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Problems still hindering growth of film industry

By Wu Yiyao and Yu Ran in Shanghai | China Daily | Updated: 2013-06-18 07:23

Weak IPR protection, lack of communication between investors and filmmakers cited as barriers to success

Despite rapid growth, the Chinese film industry still faces some nagging problems that industry experts say must be resolved before it moves on to the next level of its development.

Zhang Tian, the general manager of Shanghai's Culture Assets and Equity Exchange - the first pilot program backed by the central government for cultural enterprises to trade copyrights and equities - told a film and TV finance workshop this week that inadequacies in intellectual property right protection, in particular, have continued to cloud the industry.

What's more, Zhang said the lack of a formal channel for closer communication between filmmakers and investors has blocked the flow of investment money into the industry.

"More financing products, tools, and trading measures would help investors and film makers to make better use of various resources, and the exploration of further financing models would benefit the industry in the long run," added Zhang.

These issues aside, however, China's film-making market has been growing fast since 2010.

Problems still hindering growth of film industry

The country's combined box office revenues reached $2.7 billion in 2012, a 36 percent year-on-year increase.

It is now the world's second-largest film market just behind the United States, and the world's third-largest filmmaker, according to the Motion Picture Association.

"China, and especially Shanghai, continues to be a popular backdrop and facility for both local and foreign film productions," said Rance Pow, the president of Artisan Gateway, a leading film and cinema industry consulting firm, at the launch of a report on the economic contribution of the Shanghai film and television industry.

His company was commissioned by the US Consulate in Shanghai to release the study.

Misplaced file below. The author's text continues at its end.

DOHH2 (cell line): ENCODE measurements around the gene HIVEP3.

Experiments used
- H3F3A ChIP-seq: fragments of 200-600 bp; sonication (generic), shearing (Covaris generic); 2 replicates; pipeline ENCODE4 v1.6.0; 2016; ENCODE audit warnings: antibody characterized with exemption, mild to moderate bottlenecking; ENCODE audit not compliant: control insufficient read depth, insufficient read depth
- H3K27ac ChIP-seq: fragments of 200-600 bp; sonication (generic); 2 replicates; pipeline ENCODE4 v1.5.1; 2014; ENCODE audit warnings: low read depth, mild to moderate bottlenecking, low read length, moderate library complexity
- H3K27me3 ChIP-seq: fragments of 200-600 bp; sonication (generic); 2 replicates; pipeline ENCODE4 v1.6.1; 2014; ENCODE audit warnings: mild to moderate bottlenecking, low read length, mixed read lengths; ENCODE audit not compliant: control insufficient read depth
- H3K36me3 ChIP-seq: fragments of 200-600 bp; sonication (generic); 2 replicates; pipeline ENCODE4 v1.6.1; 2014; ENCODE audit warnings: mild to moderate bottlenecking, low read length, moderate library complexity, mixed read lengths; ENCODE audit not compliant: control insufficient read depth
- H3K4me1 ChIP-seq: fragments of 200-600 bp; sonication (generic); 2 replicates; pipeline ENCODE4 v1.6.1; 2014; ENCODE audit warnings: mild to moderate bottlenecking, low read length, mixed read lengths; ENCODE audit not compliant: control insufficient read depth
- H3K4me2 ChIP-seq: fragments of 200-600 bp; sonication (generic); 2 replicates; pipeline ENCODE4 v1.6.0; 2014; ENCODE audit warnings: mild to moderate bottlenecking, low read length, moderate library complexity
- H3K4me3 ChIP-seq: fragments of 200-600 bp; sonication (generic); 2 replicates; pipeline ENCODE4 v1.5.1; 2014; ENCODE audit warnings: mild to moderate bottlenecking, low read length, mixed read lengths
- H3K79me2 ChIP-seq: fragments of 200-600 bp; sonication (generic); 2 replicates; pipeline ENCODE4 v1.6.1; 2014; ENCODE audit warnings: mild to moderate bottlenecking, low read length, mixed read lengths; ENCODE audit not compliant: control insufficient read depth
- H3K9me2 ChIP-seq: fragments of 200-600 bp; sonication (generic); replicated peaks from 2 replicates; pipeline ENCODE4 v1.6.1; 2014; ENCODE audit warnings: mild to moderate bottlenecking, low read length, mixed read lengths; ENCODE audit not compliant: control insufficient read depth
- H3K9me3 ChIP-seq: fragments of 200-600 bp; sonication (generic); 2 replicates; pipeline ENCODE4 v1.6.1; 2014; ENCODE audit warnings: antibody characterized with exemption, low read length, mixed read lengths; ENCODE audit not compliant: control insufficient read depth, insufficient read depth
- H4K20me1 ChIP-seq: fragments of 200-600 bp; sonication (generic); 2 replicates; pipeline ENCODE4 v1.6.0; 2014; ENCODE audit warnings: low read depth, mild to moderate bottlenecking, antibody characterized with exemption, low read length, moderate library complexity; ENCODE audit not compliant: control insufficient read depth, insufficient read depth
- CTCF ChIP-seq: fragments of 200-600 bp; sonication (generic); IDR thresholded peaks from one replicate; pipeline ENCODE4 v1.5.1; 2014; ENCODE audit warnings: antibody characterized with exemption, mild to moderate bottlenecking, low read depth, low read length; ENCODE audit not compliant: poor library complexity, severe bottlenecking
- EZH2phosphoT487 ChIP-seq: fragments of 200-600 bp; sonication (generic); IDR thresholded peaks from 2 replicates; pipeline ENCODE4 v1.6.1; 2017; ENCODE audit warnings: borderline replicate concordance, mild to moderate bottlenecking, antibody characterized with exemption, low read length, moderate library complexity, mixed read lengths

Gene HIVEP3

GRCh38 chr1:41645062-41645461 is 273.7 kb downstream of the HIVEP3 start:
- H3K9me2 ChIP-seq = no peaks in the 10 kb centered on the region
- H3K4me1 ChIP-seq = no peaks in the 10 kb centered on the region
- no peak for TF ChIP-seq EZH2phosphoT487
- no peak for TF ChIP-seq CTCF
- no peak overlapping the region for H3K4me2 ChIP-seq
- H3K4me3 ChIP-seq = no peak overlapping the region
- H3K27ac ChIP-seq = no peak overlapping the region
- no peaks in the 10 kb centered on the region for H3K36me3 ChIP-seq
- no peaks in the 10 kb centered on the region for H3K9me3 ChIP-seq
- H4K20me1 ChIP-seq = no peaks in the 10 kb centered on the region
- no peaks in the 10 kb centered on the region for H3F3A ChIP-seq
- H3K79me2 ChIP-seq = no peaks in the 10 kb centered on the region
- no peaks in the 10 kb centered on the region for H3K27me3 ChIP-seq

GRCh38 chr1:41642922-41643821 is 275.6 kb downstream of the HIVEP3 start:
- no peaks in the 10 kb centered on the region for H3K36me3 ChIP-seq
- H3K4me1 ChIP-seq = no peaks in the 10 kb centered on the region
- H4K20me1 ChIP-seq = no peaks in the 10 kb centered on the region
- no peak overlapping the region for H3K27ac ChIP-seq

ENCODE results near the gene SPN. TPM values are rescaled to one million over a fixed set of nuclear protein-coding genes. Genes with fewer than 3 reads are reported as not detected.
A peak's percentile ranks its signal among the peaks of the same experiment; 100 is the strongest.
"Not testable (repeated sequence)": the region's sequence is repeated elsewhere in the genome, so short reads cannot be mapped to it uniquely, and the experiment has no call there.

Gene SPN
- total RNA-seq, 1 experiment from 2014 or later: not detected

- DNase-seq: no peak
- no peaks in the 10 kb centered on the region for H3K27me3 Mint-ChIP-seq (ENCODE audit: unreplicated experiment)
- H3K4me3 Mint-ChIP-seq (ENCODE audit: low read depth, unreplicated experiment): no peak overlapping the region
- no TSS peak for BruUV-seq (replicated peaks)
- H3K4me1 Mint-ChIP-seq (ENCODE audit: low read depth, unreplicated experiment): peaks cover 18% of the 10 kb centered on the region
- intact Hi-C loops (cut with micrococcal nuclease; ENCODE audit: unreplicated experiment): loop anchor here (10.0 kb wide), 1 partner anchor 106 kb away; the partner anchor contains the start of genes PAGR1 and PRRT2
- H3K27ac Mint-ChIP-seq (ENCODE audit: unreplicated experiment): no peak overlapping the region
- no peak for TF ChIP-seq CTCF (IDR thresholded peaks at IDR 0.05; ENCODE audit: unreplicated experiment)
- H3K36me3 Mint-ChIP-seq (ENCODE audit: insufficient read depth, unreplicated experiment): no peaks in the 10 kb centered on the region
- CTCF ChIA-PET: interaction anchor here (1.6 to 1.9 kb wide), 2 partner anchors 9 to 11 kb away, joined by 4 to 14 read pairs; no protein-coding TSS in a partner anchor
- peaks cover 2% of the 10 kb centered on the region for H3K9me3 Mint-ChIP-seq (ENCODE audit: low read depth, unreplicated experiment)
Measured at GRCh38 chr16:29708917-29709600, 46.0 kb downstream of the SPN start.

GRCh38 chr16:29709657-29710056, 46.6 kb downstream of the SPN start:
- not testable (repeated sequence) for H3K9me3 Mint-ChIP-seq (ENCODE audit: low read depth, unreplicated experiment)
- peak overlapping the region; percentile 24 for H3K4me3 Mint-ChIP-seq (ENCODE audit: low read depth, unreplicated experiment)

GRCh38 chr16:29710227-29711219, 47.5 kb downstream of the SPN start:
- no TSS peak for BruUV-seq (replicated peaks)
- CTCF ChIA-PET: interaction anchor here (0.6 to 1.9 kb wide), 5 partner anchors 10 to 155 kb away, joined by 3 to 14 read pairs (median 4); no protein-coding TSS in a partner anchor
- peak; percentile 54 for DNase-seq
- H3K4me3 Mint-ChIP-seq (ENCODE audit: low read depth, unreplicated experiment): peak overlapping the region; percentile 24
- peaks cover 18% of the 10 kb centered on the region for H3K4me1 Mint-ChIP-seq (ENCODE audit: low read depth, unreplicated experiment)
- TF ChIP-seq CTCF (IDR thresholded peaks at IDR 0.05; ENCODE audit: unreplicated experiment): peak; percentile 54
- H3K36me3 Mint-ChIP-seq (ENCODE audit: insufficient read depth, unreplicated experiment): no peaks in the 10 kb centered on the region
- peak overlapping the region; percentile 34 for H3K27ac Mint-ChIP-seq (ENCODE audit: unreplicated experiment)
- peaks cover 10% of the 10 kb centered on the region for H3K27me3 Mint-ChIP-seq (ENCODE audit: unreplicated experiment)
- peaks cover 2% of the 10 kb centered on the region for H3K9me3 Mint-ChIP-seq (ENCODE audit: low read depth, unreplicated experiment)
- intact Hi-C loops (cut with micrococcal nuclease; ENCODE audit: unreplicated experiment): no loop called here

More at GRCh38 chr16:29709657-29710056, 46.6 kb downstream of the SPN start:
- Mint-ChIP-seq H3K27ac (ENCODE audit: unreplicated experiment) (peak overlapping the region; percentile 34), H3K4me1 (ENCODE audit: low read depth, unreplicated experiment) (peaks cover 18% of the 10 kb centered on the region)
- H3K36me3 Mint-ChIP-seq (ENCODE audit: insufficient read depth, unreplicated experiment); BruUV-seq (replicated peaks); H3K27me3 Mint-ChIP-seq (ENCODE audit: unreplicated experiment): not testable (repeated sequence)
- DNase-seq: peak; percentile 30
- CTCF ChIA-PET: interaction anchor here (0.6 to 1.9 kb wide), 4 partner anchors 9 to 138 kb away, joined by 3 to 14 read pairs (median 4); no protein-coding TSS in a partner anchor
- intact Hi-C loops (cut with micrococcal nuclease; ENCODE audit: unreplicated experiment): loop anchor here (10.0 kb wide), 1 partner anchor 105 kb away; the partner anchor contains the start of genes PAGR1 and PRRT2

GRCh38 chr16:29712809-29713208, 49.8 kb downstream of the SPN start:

Pow added that it is essential to ensure that intellectual property rights are protected before considering how to raise film investment and make money out of any movie projects.

Funding for filmmaking and television production has also been expanding.

According to data from the Culture Assets and Equity Exchange, China now has 18 funds that specialize in filmmaking and TV investment, worth a combined total of more than 19 billion yuan ($3.01 billion).

Copyright evaluation and risk management for lenders, as well as intellectual property right breaches have also become major obstacles for the growth of China's filmmaking industry, and investors, under certain circumstances, may see filmmaking as a risky area, according to Zhang.

Michael Ellis, president and managing director of the Motion Picture Association, Asia Pacific, said establishing market conditions which make it attractive for sustainable theatrical and non-theatrical returns will benefit China's filmmaking industry.

While around three-quarters of film revenue in the US comes from non-theatrical channels such as theme parks, hotels and comic products, in China only about 10 percent of total film revenue is generated outside of theaters, which means China is yet to fully exploit that side of the industry, said Ellis.

A recent report jointly commissioned by the China Film Distributors & Exhibitors Association and the Motion Picture Association estimated that China's total income from DVD, Blue-ray, and VCD sales and rentals in 2011 reached just over 350 million yuan.

Estimates suggest Shanghai's home entertainment market potential ranges between 140 million yuan and 152 million yuan.

Jo Yan, senior vice-president of Walt Disney Studio Distribution, Greater China, emphasized that in China, it is not so much about how much is invested, but about the story.

"Money has never been the key problem for China's film industry, and most of the recent blockbusters were not necessarily big budget movies," he said.

He added that the Chinese digital market is growing and consolidating and that he expected it to be very profitable in future for local film producers.

In 2012, the total number of cinema screens in China grew to over 13,000 nationally after 3,832 were added during the year - an average of 10.5 new screens per day. About 91.5 percent of screens are 2K digital projection installations, and most are 3D capable.

Yu Dong, chairman and chief executive officer of Bona Film Group Ltd, said that in five years he expects China to have a filmmaking industry worth $10 billion.

But he added: "It is essential to make reforms to current filmmaking industry policies. Filmmakers need to improve product quality, and policy makers need to introduce a film rating system."

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